Impact of UK visa & IHS fee hikes on international students
“A four-year course student will have to budget up to £3,100 for the IHS surcharge alone in the UK – a significant difference from the current £1,880”
The UK has always been a dream leading destination for many students in different parts of the world. Every year, thousands of international students apply to UK institutions, and besides securing admission, they also need to obtain a student visa.
Generally, anyone travelling to reside in the UK for an extended period must pay an immigration health surcharge, an upfront fee paid to access the National Health Service, the government-funded medical and healthcare services for residents in the UK. So, that’s an additional mandatory expense to cover. How much an international student will pay for visa application and IHS surcharge, depend on their study duration.
The UK government recently announced plans to increase the cost of visa applications and IHS surcharge.
This follows the decision to generate up to a billion pounds for public sector workers, as the government aims to increase their pay by 6 to 6.5%.
A statement from the UK chief secretary to the Treasury, John Glen, suggests this decision was made to balance the country’s economy. However, increasing visa and IHS fees means higher expenses for applicants of student visas, among other categories.
Reviewing the New Changes
Currently, IHS is £625 per year for most visa categories, but for international students, the fee is discounted at £470 for a UK study visa. The recent news suggests around a 66% increase in IHS annual surcharge. That means the regular IHS fee goes up from £625 to £1,035. International students will pay £776 each year.
Though the visa application fee hike is lower than IHS, it is significant at the proposed 20% increase. At the moment, students coming to the UK to study short-term pay £200, while those for long-term pay £363 for the visa application.
A 20% increase means short-term study visa applicants will now pay around £240, while long-term applicants will pay around £435.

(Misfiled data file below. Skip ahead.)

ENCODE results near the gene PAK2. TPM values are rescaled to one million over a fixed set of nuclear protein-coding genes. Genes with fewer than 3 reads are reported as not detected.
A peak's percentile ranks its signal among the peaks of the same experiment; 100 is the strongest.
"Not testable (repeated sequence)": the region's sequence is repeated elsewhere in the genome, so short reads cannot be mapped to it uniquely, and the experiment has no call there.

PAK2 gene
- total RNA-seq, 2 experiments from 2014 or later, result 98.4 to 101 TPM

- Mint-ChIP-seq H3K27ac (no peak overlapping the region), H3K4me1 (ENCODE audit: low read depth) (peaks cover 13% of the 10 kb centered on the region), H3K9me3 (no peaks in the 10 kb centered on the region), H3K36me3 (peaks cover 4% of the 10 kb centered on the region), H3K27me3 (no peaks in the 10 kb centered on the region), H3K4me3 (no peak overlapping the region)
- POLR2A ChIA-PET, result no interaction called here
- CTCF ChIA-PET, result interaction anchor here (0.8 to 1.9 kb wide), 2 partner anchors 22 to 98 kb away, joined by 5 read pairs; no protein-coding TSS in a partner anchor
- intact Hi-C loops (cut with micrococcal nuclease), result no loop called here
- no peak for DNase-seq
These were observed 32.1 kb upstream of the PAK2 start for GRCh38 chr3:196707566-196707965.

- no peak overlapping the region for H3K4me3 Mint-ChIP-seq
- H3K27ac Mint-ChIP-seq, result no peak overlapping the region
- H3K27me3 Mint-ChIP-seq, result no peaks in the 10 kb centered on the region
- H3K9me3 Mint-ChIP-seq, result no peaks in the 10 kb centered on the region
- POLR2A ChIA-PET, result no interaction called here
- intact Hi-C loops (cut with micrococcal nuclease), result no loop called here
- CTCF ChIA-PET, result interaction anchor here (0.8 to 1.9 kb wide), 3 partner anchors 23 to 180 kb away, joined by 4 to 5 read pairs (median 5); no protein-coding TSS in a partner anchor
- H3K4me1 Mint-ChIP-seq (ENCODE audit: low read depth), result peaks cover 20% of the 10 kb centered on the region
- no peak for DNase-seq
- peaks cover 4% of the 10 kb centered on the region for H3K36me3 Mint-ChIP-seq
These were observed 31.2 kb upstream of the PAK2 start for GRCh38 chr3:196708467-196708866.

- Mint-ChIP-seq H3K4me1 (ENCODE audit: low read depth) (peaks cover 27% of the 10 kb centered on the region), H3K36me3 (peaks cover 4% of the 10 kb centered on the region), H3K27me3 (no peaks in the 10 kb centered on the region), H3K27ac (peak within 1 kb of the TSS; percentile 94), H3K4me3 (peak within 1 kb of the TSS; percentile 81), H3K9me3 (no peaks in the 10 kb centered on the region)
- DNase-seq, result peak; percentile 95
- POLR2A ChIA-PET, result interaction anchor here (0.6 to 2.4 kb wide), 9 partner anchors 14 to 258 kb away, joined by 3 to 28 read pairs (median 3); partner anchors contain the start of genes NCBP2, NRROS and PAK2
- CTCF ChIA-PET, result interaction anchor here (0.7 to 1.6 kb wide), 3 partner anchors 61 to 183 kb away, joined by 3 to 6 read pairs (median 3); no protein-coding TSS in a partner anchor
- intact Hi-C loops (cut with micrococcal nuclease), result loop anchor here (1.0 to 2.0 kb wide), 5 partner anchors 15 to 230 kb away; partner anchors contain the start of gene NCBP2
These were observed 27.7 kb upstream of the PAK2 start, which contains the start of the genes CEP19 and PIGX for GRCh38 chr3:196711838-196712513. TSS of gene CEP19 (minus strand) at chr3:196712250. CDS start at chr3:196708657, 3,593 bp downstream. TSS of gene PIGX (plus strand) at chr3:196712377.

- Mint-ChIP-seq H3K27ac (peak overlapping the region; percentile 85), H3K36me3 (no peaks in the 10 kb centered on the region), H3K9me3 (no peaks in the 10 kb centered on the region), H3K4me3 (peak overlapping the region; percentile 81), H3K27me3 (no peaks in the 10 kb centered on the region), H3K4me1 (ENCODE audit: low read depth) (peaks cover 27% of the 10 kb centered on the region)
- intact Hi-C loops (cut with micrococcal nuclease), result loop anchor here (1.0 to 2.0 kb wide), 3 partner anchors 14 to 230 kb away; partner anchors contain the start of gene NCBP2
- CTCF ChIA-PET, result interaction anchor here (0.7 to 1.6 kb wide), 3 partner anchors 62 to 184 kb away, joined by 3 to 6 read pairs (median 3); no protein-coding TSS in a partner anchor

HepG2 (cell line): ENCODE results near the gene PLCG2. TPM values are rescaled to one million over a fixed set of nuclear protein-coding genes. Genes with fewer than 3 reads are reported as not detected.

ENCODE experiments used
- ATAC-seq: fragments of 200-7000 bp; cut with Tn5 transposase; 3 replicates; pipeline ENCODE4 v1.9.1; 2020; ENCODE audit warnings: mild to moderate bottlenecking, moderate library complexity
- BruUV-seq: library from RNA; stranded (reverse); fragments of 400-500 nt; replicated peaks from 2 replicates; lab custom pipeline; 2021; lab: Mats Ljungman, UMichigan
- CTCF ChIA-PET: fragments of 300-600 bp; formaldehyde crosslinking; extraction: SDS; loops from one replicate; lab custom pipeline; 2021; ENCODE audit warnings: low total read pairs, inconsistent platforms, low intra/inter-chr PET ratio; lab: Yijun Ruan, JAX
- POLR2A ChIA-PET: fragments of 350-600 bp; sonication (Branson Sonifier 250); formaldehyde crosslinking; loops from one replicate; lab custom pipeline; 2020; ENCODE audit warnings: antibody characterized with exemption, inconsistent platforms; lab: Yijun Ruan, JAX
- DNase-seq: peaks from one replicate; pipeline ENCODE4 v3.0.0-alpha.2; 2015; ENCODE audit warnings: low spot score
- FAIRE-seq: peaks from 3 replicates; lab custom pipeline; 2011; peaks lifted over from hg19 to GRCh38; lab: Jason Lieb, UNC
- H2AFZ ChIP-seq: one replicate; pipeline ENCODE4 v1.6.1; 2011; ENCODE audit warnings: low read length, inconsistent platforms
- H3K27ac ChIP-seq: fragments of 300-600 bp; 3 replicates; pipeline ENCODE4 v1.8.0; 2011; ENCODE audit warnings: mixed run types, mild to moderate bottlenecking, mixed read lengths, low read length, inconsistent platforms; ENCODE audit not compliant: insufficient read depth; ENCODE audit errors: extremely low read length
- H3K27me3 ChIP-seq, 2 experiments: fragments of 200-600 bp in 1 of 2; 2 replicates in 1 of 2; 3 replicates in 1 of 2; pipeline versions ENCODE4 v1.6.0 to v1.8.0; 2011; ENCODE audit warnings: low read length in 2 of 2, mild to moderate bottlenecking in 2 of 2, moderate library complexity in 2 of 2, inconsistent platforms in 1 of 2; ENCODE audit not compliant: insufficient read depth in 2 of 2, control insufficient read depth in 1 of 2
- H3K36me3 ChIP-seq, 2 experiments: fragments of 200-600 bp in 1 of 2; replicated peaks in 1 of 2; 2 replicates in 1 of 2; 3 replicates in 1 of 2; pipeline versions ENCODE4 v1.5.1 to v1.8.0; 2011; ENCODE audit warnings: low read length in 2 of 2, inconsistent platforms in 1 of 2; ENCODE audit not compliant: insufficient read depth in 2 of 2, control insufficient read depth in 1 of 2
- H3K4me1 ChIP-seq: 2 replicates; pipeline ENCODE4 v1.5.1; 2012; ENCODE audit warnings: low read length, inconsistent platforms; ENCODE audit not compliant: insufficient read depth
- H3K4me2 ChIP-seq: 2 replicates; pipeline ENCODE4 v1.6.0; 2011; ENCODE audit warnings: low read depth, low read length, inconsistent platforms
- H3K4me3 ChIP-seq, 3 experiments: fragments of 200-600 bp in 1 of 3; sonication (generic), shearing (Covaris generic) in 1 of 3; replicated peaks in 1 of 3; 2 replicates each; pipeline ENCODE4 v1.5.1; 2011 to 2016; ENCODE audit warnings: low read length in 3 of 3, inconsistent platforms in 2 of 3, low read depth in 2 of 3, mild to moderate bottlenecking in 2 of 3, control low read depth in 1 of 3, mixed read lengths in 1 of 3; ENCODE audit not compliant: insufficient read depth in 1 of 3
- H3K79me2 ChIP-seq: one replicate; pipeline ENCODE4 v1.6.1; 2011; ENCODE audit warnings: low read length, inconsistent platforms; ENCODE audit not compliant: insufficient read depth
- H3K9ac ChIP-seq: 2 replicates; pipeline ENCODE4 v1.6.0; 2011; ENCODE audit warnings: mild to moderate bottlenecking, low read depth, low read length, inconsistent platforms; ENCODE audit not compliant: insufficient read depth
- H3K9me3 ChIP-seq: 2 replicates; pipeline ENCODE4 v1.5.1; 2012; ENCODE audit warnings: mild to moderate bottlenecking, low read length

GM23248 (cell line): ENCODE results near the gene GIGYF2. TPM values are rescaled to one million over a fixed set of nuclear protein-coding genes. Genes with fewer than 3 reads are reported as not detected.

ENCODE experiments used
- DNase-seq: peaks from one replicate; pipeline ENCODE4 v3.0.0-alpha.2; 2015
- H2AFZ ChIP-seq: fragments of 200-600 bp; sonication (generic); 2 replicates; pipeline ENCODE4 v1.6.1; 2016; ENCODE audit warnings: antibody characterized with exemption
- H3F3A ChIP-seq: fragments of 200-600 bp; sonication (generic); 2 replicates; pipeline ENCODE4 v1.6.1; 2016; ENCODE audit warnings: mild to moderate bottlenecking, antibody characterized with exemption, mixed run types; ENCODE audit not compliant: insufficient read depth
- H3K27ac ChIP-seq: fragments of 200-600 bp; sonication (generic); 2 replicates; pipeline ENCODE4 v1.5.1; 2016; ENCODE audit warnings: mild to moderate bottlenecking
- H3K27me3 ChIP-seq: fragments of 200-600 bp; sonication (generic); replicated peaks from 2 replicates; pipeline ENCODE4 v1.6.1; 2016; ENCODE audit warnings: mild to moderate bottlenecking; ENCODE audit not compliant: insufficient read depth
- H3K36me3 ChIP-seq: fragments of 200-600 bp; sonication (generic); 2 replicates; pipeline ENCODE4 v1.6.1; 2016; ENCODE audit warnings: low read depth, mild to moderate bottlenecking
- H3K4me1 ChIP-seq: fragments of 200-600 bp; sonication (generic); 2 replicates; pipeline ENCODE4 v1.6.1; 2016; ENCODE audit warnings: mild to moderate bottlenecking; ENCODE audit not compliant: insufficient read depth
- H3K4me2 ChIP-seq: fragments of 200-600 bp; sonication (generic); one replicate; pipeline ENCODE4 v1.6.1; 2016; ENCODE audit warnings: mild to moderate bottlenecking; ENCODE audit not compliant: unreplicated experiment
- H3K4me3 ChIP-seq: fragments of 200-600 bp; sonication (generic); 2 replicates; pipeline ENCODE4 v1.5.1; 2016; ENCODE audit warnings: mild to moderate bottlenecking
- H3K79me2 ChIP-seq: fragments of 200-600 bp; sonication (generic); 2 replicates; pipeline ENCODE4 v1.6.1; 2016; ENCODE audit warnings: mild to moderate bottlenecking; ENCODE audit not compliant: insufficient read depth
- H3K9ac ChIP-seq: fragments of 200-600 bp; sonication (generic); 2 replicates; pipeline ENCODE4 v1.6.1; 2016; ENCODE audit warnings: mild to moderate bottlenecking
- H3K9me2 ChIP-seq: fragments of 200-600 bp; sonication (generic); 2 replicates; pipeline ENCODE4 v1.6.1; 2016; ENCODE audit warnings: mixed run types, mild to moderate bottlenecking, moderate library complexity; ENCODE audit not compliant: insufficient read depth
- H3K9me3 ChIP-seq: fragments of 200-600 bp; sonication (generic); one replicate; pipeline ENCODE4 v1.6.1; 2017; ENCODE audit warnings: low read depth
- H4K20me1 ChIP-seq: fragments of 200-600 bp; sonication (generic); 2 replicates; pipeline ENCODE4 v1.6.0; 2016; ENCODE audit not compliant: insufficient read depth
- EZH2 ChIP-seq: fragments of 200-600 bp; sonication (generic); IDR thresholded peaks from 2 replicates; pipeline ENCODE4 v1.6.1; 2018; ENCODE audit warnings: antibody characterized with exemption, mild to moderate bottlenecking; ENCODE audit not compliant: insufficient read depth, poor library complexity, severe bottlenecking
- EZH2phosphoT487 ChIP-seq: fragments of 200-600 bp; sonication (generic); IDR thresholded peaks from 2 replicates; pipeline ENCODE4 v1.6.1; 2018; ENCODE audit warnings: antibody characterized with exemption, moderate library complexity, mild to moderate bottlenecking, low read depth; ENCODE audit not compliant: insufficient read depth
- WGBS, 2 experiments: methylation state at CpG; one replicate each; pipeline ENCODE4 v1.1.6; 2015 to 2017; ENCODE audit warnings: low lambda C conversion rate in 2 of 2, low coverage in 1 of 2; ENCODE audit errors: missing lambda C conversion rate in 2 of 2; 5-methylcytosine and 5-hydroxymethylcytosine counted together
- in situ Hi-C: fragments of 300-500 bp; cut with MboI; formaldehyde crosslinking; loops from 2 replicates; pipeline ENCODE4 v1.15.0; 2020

Effects on international students
With the visa and IHS fee increases, coming to the UK will demand more financial planning from international students, as the overall cost throughout their studies will be much higher than before. For instance, a four-year course student will have to budget up to £3,100 for the IHS surcharge alone – a significant difference from the current £1,880.
The UK government has always expressed its desire to encourage overseas students to stay and work in the country after their studies. This necessitated the implementation of the two-year post-study graduate visa.
With the new hike, however, accessing this route will now be more expensive, especially since IHS and visa fee aren’t discounted for this category. IHS surcharge will increase to £1,035 per year for many visa categories, including the Graduate Visa.
With the fee changes, graduates who choose to remain will pay up to £2,070 as an IHS surcharge. Still, there’s the visa application fee to factor in. The cost is £715 at the moment and will be £822 with the projected prices.
Hence, an international student will pay around £2,890 to stay in the UK after graduating, compared to the current £1,963.
In addition, certain categories of foreign students are in the UK with their dependents (usually spouses and children), who are also required to pay visa application fees and the IHS surcharge for a student with three dependents in the UK. The total cost of the IHS surcharge for the family could be over £7,000.
Another aspect worth highlighting is the application for Indefinite Leave to Remain for those who might wish to stay permanently over the years. With the changes, the fee will jump by 20% from its current £2,404 to £2,880.
Concerns and consequences
Undoubtedly, the hike poses a financial challenge to many international students. One probable effect is that fewer students will be willing to bring their dependent family members into the country so as to cut costs. However, staying away from loved ones for an extended period can cause emotional problems, which could affect students’ performance.
It could also reduce the number of prospects seeking the study in the UK. Since the country began opening its doors to international students, UK schools have boasted high cultural and academic diversity.
Conclusion: coping with the recent increases
For international students who still choose UK institutions, there are ways to minimize the pressing effects of the visa application and IHS fee increases. The most important factor is planning. Students should consider every potential expense besides the visa fee and IHS surcharge. That includes tuition fees, accommodation, transport, and feeding, among others.
Long-term study visa holders should consider working to gain financial support. Such students can work for 10 to 20 hours per week in term time and full-time on holidays. Finally, applying for scholarships and grants may also help.
About the author: Olusegun Akinfenwa is from Immigration Advice Service